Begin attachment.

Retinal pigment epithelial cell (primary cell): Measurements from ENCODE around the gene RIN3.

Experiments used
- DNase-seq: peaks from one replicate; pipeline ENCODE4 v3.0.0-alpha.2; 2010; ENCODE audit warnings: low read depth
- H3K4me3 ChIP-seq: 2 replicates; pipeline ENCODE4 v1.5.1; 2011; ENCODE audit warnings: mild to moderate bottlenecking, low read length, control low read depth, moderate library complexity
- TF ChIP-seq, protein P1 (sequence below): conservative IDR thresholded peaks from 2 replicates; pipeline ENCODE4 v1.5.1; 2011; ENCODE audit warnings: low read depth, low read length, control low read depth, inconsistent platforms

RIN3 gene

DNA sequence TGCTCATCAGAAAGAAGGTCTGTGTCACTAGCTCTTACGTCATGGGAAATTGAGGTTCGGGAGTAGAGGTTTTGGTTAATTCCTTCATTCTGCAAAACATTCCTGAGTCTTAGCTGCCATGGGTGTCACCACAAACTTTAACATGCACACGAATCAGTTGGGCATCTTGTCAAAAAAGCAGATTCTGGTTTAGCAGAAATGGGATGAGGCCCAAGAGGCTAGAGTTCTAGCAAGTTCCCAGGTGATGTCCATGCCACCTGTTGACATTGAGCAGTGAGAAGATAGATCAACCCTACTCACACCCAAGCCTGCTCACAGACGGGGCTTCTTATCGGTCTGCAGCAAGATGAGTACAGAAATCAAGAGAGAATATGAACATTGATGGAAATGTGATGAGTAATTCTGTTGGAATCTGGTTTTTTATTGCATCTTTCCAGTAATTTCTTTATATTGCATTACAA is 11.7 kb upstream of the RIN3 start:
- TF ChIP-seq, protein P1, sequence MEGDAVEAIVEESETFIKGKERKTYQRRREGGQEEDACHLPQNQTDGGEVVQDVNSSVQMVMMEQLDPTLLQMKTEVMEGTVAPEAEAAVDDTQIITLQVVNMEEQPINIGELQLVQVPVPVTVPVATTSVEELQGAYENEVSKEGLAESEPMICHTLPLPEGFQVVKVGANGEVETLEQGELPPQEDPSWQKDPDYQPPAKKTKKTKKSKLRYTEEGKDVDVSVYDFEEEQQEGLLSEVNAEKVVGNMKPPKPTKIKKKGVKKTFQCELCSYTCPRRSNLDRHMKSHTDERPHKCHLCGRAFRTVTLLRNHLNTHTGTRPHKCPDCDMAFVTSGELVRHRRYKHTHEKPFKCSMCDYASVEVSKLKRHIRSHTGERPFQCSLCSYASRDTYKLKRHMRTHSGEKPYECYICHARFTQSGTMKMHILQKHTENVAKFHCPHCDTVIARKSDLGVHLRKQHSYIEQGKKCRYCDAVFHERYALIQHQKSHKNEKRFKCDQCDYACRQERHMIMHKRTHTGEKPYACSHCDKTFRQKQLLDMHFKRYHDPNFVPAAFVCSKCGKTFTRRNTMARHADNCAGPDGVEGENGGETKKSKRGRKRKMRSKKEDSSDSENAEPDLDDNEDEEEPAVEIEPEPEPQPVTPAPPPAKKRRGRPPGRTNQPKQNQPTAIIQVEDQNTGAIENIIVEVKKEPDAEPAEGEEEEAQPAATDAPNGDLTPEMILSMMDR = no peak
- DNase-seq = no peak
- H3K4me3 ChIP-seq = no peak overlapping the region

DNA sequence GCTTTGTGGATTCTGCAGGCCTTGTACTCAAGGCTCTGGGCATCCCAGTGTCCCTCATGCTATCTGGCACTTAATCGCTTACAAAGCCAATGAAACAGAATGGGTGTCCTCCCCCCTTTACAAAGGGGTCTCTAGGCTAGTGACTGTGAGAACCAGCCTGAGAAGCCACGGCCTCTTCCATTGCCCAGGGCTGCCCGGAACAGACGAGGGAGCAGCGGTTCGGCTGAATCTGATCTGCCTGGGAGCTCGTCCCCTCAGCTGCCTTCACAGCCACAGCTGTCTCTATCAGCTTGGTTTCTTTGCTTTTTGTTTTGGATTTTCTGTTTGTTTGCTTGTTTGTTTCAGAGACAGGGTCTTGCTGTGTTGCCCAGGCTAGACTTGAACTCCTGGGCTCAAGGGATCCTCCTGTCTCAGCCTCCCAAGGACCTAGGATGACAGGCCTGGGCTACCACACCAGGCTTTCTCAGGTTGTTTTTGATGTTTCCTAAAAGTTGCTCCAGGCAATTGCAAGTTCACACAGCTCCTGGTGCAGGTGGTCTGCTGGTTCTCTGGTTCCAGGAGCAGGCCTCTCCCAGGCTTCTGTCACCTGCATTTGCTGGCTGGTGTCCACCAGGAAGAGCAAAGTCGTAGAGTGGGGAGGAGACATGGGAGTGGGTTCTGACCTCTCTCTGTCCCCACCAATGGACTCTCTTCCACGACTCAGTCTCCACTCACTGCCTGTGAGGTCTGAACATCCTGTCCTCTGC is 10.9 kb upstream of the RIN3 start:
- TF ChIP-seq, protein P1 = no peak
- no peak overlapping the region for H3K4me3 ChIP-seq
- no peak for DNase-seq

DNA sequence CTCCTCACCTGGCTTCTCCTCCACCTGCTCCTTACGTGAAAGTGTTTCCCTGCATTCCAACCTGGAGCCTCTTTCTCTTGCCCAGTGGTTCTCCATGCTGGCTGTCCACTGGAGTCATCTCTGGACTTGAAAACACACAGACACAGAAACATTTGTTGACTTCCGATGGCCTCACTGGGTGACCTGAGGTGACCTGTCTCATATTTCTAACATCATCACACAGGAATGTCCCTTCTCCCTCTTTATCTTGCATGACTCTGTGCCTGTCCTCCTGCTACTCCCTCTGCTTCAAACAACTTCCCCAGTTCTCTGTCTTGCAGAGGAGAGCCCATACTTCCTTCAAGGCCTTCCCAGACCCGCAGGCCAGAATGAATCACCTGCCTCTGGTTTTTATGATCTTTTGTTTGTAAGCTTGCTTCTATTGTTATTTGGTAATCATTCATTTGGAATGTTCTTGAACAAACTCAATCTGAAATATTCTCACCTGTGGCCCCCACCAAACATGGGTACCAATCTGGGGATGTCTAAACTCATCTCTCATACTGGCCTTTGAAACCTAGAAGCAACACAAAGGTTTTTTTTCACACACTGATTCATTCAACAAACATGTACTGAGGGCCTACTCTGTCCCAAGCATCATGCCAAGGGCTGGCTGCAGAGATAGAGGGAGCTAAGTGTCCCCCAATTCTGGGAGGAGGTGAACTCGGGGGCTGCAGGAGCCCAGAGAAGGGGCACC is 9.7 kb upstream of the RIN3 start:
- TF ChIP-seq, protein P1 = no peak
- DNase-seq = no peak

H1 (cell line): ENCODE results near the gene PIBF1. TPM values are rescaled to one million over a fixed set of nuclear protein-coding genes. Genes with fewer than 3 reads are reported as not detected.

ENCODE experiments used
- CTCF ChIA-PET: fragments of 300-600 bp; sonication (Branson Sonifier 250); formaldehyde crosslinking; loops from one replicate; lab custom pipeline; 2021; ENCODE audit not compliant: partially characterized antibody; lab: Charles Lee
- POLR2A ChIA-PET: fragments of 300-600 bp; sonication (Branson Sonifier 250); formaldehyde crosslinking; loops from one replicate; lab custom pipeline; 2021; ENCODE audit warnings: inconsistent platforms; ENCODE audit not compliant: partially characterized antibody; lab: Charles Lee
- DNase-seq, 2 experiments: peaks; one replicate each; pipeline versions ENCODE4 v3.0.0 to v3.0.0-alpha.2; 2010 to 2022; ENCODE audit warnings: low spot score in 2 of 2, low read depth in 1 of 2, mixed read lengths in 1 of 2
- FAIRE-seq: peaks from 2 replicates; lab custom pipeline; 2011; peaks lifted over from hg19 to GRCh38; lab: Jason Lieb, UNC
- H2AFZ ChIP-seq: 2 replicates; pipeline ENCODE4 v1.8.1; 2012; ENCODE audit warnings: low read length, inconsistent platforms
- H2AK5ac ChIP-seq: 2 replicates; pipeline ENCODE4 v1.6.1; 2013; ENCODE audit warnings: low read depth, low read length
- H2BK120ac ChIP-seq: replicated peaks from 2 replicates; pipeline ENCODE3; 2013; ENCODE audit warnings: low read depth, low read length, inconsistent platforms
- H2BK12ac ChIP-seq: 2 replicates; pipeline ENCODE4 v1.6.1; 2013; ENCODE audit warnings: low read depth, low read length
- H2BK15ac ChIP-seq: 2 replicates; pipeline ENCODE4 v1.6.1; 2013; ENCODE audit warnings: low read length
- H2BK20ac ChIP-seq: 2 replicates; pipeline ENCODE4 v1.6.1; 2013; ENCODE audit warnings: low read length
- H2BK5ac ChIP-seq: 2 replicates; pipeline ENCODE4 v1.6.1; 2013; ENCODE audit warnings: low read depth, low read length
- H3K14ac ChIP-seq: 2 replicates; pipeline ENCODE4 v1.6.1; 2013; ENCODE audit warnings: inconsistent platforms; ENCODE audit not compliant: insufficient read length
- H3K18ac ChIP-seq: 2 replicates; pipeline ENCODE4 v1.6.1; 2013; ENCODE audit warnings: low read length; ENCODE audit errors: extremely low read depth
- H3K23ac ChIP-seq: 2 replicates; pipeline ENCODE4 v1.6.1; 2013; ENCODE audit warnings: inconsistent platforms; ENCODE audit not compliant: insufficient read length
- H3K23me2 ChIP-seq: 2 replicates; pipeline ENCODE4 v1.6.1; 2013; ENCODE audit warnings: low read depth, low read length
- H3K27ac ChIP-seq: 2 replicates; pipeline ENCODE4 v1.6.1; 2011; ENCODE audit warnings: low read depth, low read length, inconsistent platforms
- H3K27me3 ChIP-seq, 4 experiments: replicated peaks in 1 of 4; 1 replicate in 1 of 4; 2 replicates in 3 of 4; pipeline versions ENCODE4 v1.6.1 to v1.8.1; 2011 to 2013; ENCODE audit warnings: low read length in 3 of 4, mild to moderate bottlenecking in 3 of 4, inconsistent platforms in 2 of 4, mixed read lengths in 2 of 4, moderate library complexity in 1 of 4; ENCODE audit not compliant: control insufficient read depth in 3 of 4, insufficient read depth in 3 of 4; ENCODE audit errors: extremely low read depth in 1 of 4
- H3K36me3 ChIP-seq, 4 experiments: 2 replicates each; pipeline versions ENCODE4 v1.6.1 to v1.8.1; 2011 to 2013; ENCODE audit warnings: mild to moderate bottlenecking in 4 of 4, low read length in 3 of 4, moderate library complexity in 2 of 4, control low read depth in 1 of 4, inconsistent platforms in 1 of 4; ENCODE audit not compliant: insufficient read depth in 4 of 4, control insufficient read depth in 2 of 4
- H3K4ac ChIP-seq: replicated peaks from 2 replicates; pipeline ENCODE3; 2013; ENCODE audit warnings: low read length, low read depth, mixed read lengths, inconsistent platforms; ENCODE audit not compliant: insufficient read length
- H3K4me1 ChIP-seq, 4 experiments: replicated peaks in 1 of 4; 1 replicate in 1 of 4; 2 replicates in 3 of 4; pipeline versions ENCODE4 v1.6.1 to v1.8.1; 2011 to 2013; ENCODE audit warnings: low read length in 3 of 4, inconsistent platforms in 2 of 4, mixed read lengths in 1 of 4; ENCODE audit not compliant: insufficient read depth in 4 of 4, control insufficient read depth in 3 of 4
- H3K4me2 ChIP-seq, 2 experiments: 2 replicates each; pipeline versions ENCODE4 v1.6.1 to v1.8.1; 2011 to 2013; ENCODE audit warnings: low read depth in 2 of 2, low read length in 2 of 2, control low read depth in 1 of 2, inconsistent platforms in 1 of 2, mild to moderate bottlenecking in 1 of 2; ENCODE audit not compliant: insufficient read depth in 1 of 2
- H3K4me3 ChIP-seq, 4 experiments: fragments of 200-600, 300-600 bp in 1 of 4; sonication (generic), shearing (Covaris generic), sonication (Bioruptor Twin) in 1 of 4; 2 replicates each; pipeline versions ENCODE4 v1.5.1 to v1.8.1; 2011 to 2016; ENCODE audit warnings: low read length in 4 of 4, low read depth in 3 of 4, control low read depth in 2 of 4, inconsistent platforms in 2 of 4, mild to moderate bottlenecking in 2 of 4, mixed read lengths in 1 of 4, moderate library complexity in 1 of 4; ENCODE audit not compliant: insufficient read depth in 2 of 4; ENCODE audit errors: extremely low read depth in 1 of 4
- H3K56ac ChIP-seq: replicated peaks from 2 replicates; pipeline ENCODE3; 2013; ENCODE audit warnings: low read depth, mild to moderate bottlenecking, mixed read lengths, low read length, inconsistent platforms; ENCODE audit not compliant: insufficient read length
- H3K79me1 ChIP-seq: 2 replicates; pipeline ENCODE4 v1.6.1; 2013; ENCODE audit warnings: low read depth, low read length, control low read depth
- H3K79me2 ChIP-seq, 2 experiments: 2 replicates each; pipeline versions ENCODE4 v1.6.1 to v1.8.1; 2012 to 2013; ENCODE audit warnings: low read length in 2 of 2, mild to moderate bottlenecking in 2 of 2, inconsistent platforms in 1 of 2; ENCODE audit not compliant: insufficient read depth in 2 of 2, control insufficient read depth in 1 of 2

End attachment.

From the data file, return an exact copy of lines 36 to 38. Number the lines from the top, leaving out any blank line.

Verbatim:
- H3K27me3 ChIP-seq, 4 experiments: replicated peaks in 1 of 4; 1 replicate in 1 of 4; 2 replicates in 3 of 4; pipeline versions ENCODE4 v1.6.1 to v1.8.1; 2011 to 2013; ENCODE audit warnings: low read length in 3 of 4, mild to moderate bottlenecking in 3 of 4, inconsistent platforms in 2 of 4, mixed read lengths in 2 of 4, moderate library complexity in 1 of 4; ENCODE audit not compliant: control insufficient read depth in 3 of 4, insufficient read depth in 3 of 4; ENCODE audit errors: extremely low read depth in 1 of 4
- H3K36me3 ChIP-seq, 4 experiments: 2 replicates each; pipeline versions ENCODE4 v1.6.1 to v1.8.1; 2011 to 2013; ENCODE audit warnings: mild to moderate bottlenecking in 4 of 4, low read length in 3 of 4, moderate library complexity in 2 of 4, control low read depth in 1 of 4, inconsistent platforms in 1 of 4; ENCODE audit not compliant: insufficient read depth in 4 of 4, control insufficient read depth in 2 of 4
- H3K4ac ChIP-seq: replicated peaks from 2 replicates; pipeline ENCODE3; 2013; ENCODE audit warnings: low read length, low read depth, mixed read lengths, inconsistent platforms; ENCODE audit not compliant: insufficient read length